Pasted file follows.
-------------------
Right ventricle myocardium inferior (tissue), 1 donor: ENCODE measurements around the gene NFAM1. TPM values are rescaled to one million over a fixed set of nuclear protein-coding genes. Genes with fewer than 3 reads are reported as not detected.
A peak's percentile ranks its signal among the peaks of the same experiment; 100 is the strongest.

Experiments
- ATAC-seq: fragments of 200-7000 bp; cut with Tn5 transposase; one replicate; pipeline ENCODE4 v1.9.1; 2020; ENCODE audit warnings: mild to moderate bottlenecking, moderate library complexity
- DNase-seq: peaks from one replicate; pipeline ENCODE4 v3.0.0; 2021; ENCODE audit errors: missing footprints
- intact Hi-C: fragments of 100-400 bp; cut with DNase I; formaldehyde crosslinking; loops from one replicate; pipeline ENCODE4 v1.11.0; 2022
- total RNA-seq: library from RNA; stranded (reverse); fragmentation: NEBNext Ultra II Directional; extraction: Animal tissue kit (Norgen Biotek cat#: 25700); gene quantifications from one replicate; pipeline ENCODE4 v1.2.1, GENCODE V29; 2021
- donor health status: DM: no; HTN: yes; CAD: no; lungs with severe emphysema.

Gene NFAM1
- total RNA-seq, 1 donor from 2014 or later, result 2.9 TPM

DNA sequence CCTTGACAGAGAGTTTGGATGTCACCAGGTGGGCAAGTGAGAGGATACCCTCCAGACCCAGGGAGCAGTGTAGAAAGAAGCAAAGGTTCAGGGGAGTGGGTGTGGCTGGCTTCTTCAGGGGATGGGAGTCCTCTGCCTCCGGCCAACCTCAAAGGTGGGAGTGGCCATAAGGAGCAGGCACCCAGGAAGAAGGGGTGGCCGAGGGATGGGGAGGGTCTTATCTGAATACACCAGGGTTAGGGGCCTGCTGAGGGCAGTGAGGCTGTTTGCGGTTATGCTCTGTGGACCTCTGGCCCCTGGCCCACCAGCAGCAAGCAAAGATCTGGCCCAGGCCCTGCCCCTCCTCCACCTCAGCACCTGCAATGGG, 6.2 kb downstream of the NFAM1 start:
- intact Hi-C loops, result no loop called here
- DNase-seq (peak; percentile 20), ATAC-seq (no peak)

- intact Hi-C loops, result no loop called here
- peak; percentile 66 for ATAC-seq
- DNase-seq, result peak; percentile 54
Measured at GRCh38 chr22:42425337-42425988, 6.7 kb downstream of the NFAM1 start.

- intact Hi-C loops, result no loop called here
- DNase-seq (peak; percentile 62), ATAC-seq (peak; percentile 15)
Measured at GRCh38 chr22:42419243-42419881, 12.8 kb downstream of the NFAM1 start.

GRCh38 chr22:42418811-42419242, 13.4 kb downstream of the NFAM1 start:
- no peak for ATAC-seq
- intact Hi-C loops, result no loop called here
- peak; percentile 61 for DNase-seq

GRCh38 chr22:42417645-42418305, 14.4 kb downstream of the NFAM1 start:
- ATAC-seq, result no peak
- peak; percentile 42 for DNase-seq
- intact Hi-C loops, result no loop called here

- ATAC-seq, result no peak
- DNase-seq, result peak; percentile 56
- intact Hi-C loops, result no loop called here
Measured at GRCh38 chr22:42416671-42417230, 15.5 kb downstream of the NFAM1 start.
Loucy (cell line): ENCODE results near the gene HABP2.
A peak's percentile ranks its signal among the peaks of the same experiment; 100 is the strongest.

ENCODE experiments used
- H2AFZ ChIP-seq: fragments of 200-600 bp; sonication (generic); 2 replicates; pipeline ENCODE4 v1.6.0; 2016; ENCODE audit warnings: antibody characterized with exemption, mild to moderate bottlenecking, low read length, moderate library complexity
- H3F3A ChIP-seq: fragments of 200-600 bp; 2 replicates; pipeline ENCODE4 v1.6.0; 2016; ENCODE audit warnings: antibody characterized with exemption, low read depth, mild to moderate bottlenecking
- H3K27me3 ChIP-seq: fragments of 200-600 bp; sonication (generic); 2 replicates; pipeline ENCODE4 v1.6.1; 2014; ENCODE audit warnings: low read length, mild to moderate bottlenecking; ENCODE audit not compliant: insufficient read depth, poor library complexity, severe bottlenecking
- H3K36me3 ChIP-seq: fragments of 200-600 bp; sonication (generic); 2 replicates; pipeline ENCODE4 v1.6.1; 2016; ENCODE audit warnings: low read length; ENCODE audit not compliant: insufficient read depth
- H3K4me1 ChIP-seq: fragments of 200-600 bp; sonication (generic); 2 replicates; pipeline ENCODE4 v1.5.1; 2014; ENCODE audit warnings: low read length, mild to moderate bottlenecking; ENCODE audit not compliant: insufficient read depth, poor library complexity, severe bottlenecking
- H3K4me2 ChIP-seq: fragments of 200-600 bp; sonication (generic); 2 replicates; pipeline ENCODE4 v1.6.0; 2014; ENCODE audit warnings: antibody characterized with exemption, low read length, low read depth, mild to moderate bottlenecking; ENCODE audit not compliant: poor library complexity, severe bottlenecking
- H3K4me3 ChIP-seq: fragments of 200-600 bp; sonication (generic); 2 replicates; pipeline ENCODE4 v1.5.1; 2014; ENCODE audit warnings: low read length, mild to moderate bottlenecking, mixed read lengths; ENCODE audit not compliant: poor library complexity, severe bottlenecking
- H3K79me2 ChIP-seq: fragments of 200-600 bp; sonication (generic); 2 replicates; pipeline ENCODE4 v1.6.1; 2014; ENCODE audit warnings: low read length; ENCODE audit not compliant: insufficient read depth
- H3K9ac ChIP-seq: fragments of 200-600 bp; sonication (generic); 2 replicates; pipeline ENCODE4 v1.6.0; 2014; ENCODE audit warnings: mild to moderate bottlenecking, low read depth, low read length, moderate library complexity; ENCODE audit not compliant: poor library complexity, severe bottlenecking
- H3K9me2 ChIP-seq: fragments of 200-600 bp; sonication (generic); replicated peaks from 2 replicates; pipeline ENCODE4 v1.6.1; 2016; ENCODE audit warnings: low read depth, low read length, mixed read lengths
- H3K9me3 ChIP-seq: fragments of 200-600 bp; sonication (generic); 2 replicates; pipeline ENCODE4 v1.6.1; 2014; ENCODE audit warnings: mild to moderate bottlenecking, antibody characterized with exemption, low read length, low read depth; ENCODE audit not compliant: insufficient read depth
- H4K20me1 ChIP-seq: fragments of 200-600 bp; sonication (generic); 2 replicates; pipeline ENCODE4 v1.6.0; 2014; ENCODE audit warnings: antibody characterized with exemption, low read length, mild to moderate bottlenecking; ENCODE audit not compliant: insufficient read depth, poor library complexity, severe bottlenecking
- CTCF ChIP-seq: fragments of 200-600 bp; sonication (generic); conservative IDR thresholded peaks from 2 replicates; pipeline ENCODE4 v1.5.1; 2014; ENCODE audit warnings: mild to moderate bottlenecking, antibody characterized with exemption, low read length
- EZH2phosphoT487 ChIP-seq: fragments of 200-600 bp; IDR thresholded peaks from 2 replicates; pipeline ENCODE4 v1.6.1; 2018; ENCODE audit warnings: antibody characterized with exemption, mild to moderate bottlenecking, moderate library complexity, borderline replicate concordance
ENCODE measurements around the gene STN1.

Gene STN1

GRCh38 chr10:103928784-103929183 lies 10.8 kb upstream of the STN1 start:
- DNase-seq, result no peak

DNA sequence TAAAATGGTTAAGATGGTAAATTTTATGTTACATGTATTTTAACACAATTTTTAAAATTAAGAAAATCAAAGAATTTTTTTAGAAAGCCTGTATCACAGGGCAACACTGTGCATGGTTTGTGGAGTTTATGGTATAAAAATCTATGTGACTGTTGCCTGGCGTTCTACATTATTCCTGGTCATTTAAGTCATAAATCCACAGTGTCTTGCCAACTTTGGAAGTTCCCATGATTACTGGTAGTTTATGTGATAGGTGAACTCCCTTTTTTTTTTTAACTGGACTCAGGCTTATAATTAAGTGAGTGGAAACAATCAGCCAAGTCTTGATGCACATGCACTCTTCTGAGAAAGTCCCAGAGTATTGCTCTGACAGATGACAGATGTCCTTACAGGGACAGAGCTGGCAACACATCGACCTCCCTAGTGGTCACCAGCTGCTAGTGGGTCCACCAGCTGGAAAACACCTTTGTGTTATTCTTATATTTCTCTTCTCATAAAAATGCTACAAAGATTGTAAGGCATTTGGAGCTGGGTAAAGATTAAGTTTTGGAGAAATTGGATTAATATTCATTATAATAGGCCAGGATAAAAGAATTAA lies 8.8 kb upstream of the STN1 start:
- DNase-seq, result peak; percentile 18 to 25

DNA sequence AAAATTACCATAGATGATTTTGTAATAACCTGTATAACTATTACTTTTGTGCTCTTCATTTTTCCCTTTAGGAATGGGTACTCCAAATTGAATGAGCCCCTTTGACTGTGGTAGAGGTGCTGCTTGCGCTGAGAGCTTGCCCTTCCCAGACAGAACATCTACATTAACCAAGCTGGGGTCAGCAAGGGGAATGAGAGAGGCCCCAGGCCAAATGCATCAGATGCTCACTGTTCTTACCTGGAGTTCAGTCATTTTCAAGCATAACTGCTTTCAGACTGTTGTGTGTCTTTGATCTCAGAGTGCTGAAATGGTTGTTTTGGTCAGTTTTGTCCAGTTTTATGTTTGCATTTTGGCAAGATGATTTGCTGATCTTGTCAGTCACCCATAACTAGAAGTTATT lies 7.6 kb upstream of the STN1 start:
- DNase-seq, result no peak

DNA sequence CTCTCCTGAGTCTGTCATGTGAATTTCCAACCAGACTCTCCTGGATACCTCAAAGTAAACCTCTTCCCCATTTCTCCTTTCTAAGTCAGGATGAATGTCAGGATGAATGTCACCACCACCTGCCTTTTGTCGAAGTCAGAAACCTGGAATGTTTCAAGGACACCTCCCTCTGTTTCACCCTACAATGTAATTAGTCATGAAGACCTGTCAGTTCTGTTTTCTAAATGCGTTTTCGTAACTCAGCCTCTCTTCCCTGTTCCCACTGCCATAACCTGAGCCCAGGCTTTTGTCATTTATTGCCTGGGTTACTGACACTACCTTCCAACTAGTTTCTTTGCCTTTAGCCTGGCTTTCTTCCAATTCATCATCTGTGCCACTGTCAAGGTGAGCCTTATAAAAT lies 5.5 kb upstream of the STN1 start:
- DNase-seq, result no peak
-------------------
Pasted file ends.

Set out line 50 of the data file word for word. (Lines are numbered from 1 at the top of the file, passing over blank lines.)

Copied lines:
ENCODE measurements around the gene STN1.